While trials such as the Diabetes Prevention Program have demonstrated a significant potential for the prevention of type 2 diabetes mellitus (DM) through lifestyle interventions, a critical knowledge gap is whether such approaches can be implemented in the community. Our goal is to translate DM prevention research into community practice via key translations that have been pilot-tested to enhance logistical and fiscal feasibility and dissemination including 1) finding prediabetes cases based on adiposity and fasting glucose, 2) the use of a group-based lifestyle intervention employing professional and lay health counselors (LHCs) aided by standardized informational videos and other tools, and 3) delivery of the intervention in the community setting via innovative expansion of an existing diabetes education program collaborating with LHCs as empowered community partners. We propose a 480-participant randomized trial to test the hypothesis that a lifestyle intervention administered through a community-based diabetes prevention program will have a beneficial and clinically meaningful impact on: fasting glucose (primary outcome), physical activity, dietary intake, weight, and waist circumference (secondary outcomes), and other tertiary outcomes. An economic evaluation will be conducted to determine cost effectiveness. One trial arm will consist of a group-based intensive lifestyle intervention promoting healthy eating, increased physical activity and modest, yet achievable (5-7%) weight loss delivered in an early 6-month intensive phase followed by an 18-month maintenance phase. LHCs will be utilized in the intensive intervention arm. The control arm will consist of an individual educational intervention that incorporates existing community resources that are available to assist residents in making healthier lifestyle choices. We have revised our plan based on the reviewers' comments and the results of our pilot work. We have described our organizational plan in greater detail and increased our resource allocation for training, monitoring and supporting the LHCs in their roles. We have developed drafts of intervention tools, including videos, that will enhance standardization of intervention delivery and subsequent dissemination. We have piloted our proposed methods of LHC recruitment and training, and participant recruitment, assessment and early intervention. We have improved the description of our analytic plan. We are confident we can conduct this important translational project. If the intensive intervention approach is cost-effective, this model could be disseminated to the thousands of U.S. communities with diabetes education programs. ? Many chronic diseases are influenced by activity and diet. Our lifestyle intervention, if successful, should translate into public health benefits in areas other than type 2 DM, such as obesity, hypertension, cardiovascular health and cancer prevention, thus greatly multiplying the potential benefits for society. ? ?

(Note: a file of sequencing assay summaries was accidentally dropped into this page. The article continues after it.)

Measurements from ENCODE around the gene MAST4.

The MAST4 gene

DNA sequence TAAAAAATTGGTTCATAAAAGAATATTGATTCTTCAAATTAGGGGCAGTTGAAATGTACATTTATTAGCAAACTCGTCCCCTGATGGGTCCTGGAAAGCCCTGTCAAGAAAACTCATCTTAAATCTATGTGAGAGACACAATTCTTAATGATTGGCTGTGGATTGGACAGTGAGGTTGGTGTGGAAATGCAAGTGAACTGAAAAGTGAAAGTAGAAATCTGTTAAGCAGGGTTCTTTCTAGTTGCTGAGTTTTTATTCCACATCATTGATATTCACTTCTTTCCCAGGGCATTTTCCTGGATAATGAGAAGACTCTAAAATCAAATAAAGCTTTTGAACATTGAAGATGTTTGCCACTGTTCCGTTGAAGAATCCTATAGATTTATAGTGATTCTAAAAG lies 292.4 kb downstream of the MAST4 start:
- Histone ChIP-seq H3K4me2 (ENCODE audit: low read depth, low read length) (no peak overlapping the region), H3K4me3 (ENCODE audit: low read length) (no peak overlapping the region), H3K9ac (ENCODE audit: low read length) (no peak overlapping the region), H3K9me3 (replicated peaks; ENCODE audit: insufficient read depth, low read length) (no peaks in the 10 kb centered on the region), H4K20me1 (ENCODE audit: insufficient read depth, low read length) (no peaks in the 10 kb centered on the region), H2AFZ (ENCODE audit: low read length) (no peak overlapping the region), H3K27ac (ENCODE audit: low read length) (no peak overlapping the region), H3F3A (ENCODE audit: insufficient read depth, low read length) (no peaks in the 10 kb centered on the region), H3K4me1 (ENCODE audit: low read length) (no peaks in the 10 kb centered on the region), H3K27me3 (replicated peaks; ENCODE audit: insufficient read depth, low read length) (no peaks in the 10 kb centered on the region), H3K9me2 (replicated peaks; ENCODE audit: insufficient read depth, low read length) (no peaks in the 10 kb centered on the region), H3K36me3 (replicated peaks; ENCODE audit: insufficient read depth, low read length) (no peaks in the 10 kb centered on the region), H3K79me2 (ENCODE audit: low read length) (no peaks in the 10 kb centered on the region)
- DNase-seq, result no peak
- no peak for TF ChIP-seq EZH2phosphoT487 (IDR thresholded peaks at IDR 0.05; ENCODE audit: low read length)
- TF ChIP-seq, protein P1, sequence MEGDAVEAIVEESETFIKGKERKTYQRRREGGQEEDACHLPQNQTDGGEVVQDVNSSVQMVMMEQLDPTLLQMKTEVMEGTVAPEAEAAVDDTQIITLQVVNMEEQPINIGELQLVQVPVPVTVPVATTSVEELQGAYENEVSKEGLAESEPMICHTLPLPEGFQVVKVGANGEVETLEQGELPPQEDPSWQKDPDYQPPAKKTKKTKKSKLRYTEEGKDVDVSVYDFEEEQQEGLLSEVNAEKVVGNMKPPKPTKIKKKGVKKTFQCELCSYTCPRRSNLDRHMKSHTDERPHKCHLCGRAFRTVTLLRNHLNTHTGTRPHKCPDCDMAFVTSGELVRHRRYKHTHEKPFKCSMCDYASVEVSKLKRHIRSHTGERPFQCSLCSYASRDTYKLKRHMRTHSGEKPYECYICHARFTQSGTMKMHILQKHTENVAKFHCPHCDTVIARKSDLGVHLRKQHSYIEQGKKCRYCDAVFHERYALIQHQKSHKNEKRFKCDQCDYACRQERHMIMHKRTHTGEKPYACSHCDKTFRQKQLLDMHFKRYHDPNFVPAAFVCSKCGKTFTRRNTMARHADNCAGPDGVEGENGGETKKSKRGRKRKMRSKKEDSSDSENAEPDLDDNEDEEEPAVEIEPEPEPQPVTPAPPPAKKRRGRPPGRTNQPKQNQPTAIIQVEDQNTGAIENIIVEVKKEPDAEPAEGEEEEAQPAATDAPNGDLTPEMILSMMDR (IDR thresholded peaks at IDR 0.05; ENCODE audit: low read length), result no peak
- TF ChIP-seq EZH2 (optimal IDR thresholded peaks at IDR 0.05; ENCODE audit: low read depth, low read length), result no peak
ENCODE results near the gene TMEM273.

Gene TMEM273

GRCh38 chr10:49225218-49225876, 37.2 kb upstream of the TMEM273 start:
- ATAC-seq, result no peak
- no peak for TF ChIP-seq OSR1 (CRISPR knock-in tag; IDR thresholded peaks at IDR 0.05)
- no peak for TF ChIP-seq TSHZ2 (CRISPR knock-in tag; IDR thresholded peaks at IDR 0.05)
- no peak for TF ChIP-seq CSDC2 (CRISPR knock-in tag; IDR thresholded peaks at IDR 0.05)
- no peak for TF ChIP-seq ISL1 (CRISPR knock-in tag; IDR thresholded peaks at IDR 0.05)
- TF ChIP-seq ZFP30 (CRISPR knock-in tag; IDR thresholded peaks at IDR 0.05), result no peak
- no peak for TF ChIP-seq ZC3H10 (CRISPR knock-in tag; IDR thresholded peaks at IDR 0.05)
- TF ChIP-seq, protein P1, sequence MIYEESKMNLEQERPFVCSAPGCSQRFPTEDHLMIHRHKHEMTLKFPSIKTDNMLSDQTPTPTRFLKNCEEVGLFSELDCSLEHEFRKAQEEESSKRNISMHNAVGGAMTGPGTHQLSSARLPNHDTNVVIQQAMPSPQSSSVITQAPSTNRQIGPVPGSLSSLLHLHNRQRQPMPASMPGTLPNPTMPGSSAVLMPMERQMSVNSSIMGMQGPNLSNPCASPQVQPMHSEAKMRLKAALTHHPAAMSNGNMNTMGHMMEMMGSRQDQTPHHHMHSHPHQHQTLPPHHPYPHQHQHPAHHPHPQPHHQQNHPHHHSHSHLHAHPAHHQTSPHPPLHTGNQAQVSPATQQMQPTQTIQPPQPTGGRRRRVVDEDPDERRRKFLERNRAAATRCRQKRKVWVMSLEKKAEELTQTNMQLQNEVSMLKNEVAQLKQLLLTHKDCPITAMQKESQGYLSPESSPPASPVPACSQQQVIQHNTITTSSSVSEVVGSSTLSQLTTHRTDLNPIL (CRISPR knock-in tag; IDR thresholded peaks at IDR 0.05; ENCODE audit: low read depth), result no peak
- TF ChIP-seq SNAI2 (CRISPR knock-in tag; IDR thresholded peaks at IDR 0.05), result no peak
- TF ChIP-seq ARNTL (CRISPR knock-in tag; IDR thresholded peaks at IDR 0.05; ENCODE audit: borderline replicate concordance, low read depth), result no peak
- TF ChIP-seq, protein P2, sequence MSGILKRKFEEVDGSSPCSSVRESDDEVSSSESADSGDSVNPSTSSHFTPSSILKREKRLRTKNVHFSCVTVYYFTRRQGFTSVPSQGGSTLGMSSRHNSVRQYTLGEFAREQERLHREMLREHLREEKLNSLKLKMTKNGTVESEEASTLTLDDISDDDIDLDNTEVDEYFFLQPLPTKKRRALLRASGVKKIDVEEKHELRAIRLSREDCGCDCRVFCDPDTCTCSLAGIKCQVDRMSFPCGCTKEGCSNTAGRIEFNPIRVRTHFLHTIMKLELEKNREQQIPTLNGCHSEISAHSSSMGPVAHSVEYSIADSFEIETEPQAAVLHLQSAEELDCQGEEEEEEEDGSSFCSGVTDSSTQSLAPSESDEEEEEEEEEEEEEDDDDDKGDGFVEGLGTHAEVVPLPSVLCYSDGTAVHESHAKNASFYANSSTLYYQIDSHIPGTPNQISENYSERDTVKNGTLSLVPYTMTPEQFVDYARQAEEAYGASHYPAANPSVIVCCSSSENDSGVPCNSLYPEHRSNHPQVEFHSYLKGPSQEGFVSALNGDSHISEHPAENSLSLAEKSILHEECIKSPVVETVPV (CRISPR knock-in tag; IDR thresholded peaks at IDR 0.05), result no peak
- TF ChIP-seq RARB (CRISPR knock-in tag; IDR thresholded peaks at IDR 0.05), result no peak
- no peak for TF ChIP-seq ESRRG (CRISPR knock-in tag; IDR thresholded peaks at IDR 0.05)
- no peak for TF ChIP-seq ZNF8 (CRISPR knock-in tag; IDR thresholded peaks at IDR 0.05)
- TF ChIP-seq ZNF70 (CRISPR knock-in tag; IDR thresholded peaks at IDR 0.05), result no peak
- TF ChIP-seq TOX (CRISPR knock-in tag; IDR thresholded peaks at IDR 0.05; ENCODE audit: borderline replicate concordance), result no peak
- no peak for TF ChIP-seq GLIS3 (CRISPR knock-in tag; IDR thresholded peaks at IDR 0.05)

National Institute of Health (NIH)
National Institute of Diabetes and Digestive and Kidney Diseases (NIDDK)
Research Demonstration and Dissemination Projects (R18)
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Special Emphasis Panel (ZDK1-GRB-1 (M1))
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Garfield, Sanford A
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Wake Forest University Health Sciences
Public Health & Prev Medicine
Schools of Medicine
United States
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